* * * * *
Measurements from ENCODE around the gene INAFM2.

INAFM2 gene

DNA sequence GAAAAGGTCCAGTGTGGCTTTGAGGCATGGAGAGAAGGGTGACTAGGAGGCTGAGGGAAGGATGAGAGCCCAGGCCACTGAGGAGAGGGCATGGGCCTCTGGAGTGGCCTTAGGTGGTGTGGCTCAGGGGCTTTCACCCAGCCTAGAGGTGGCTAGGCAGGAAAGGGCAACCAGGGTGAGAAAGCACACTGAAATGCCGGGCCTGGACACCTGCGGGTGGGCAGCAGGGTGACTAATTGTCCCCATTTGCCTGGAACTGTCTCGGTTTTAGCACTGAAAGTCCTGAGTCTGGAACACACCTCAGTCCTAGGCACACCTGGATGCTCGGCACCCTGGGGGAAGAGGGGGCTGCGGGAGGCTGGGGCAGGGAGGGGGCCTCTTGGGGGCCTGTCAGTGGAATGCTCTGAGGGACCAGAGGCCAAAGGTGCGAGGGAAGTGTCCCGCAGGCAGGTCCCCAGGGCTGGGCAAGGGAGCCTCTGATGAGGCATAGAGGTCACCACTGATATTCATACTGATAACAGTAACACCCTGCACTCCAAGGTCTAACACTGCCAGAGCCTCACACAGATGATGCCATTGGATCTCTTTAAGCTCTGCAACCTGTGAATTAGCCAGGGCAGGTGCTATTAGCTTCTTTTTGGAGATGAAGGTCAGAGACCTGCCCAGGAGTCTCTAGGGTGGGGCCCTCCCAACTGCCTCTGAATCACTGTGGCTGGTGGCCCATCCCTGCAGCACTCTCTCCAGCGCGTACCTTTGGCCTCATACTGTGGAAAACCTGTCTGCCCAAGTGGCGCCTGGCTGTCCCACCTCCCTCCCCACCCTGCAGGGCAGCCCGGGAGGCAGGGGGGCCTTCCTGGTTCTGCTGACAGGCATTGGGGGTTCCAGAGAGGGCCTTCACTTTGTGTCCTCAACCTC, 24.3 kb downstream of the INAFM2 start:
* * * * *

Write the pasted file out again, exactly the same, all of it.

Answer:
Measurements from ENCODE around the gene INAFM2.

INAFM2 gene

DNA sequence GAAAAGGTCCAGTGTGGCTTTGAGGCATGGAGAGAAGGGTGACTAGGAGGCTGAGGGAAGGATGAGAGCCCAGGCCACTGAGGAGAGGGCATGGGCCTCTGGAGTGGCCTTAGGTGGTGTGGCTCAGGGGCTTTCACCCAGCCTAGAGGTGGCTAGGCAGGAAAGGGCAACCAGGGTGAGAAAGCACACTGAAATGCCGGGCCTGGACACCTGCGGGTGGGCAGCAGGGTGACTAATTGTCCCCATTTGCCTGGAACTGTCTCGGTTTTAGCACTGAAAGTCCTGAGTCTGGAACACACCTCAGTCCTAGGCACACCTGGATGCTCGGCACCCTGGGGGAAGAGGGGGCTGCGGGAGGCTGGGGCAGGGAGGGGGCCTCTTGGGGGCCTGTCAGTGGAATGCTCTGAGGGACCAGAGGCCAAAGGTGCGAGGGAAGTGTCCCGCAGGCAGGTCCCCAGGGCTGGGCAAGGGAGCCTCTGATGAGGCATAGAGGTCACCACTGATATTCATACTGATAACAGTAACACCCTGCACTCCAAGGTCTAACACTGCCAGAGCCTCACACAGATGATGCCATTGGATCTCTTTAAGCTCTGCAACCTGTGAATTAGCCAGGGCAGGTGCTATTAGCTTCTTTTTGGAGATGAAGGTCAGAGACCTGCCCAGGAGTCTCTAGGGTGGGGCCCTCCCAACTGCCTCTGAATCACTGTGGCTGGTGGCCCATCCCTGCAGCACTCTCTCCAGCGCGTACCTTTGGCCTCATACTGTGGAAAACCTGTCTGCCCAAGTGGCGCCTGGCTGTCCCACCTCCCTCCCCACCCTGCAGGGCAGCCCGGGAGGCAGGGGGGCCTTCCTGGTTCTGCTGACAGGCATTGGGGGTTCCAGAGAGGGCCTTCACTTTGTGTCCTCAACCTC, 24.3 kb downstream of the INAFM2 start: